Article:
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REWIND : A Few Climbing Films That Rise Above 'Cliffhanger' on the Reality Scale

January 13, 1994|BENJAMIN EPSTEIN

Now that "Cliffhanger" has hit the video stores, it's high time for a look at that and other cinematic "peak experiences."

Sylvester Stallone's movie may have realized gross receipts of $80 million, but climbers focused on its gross implausibilities.

From this climber's point of view, however, there are any number of better choices:

"The Eiger Sanction" (1975), with Clint Eastwood starring and directing, for instance, still offers some of Hollywood's most convincing climbing footage, both in its early training sequences and later on the legendary north face of the Eiger in the Swiss Alps.

"K2: The Ultimate High" (1992) proved more successful as a play with dialogue focusing on character development and the relationship of two climbing partners in the face of potentially fatal crises. The Pakistani mountain setting--presumably K2, the second tallest peak on Earth, but actually Mt. Waddington in British Columbia--and relatively thrilling climbing sequences save the film version.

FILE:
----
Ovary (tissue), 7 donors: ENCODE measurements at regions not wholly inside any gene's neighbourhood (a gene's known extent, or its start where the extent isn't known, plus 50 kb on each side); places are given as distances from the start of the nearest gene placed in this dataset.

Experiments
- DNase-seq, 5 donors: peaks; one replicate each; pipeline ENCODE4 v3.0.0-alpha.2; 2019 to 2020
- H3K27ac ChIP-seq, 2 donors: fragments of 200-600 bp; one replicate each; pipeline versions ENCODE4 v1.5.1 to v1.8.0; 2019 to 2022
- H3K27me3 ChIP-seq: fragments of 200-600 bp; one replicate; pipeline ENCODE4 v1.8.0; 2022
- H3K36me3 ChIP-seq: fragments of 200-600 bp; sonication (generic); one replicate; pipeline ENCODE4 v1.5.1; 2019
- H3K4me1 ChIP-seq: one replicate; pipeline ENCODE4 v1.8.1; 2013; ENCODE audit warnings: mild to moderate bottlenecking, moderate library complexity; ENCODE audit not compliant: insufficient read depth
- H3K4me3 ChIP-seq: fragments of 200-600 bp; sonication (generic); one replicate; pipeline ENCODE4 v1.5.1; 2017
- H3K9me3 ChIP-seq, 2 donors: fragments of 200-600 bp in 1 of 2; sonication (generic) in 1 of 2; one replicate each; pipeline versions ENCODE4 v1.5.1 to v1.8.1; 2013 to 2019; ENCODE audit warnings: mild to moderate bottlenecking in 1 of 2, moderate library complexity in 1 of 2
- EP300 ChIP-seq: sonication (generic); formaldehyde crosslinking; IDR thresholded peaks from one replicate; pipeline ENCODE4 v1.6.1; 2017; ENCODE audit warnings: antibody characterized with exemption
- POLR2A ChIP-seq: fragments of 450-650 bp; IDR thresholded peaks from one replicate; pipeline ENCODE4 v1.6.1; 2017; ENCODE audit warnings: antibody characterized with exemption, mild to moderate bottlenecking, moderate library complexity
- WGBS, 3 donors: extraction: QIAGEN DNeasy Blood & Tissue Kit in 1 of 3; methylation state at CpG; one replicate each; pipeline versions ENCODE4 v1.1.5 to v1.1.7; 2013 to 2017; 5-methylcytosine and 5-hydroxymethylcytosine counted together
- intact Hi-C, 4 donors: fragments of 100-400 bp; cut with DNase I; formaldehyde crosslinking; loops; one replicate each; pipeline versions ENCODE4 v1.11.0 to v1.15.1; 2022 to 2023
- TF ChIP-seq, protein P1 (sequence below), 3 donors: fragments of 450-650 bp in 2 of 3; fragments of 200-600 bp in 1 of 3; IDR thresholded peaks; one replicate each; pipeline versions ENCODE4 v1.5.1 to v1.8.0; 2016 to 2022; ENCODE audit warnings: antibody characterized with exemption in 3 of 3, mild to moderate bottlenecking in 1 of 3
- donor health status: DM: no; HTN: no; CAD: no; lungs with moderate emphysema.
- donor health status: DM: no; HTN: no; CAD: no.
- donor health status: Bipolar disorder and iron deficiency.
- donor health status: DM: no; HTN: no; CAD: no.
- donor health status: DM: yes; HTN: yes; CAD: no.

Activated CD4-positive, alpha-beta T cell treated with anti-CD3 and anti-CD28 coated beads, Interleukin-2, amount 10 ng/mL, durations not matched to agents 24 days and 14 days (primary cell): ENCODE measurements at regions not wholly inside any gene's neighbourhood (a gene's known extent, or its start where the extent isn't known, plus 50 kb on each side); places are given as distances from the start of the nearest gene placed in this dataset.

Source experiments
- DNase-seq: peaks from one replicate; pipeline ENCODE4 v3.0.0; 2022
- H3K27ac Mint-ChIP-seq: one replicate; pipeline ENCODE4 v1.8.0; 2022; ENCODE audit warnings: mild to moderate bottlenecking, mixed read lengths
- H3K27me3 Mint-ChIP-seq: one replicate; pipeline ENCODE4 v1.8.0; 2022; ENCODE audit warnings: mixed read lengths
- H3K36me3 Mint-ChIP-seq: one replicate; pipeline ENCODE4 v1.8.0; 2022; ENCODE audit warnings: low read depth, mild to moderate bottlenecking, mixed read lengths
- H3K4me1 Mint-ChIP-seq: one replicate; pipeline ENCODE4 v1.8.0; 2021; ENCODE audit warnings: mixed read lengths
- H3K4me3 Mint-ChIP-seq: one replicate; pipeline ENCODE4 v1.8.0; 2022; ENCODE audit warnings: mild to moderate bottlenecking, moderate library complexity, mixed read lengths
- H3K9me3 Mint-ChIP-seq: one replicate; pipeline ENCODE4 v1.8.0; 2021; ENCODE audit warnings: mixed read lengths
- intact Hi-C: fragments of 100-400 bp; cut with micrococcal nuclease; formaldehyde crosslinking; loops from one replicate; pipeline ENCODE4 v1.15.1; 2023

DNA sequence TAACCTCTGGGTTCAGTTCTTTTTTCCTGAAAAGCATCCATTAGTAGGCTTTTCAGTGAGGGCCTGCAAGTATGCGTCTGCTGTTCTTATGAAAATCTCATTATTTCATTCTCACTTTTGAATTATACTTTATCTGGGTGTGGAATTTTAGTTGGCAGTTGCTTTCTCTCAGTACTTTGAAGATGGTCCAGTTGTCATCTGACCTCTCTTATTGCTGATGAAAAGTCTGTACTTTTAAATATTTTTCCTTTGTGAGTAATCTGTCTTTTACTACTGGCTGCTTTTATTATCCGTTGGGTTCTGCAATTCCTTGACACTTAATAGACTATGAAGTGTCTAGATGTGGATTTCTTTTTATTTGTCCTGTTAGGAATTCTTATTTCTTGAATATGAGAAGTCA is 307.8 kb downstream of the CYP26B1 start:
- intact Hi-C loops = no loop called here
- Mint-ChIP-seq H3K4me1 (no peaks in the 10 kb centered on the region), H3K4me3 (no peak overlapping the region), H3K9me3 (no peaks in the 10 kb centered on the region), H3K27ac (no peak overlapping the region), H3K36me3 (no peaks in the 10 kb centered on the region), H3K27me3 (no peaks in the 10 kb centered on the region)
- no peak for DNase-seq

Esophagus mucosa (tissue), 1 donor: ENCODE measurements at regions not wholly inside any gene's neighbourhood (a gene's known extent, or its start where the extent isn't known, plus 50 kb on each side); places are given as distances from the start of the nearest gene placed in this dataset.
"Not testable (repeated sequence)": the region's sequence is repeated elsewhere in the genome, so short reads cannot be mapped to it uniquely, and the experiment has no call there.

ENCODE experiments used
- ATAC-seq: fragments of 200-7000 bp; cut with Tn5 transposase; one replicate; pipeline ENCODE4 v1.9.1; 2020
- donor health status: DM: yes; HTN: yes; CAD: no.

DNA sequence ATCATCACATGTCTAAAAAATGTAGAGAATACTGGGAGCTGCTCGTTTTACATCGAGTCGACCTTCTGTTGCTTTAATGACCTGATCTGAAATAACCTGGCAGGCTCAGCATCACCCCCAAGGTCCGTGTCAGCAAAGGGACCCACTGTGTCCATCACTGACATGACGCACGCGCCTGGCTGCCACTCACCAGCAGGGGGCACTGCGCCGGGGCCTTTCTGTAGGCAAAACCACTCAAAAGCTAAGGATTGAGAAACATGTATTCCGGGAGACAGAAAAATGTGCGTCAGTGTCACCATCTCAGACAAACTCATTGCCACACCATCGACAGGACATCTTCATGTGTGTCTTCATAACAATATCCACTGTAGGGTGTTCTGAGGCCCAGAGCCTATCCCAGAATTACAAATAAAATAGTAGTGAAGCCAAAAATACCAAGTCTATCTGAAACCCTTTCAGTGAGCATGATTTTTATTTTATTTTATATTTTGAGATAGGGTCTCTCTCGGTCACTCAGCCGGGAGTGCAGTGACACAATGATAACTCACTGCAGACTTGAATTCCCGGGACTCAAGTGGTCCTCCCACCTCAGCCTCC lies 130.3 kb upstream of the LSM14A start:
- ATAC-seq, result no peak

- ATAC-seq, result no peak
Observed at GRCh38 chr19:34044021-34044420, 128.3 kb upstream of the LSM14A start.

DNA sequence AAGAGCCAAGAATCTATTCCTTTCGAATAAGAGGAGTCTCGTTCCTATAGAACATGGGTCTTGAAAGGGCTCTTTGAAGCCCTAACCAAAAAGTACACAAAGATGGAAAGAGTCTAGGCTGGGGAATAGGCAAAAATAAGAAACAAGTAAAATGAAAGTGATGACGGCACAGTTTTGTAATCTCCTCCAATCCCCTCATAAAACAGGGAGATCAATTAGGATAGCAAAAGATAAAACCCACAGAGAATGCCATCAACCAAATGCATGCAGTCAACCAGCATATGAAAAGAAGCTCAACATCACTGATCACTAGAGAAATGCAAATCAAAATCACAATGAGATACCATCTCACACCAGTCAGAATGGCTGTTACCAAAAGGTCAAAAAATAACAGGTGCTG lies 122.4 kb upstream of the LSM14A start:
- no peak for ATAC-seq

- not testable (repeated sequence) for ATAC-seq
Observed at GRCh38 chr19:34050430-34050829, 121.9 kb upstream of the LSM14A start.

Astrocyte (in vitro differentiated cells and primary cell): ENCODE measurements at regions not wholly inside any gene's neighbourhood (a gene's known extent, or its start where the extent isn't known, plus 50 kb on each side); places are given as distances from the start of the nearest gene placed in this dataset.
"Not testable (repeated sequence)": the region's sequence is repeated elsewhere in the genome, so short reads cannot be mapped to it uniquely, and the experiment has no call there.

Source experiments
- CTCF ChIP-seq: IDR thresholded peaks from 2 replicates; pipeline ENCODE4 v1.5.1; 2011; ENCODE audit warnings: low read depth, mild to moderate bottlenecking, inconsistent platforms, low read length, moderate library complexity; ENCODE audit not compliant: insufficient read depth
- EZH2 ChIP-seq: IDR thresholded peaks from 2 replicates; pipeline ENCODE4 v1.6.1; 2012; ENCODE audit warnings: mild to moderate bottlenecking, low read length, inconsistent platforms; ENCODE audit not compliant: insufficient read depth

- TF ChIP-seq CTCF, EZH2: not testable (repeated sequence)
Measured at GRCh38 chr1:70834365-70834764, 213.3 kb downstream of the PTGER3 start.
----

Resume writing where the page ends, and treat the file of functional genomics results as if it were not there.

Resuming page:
Released as part of a National Geographic "Great Explorers" box set this year, "Return to Everest" documents the 30-year anniversary of the historic climb of Sir Edmund Hillary and Sherpa Tenzing Norgay. The documentary traverses, says the narrator, "not only the great landforms of Earth, but a less visible geography, the private landscapes of (Hillary's) passage through the years," including the death of his wife and daughter in a plane crash, his son Peter's near-fatal accident in the Himalayas, and a reunion with Norgay.

"The Mountain" (1956) is long on heart, short on realism and mostly just plain hokey, but Spencer Tracy is always great to watch.

Other films set in the peaks or involving climbing to a lesser extent include "Lost Horizon" (1937), "North by Northwest" (1959), "For Your Eyes Only" (1981), "Five Days One Summer" (1983), "Shoot to Kill" (1988) and most recently, and featuring the best plane crash ever and great moral dilemmas to boot, "Alive!" (1993).

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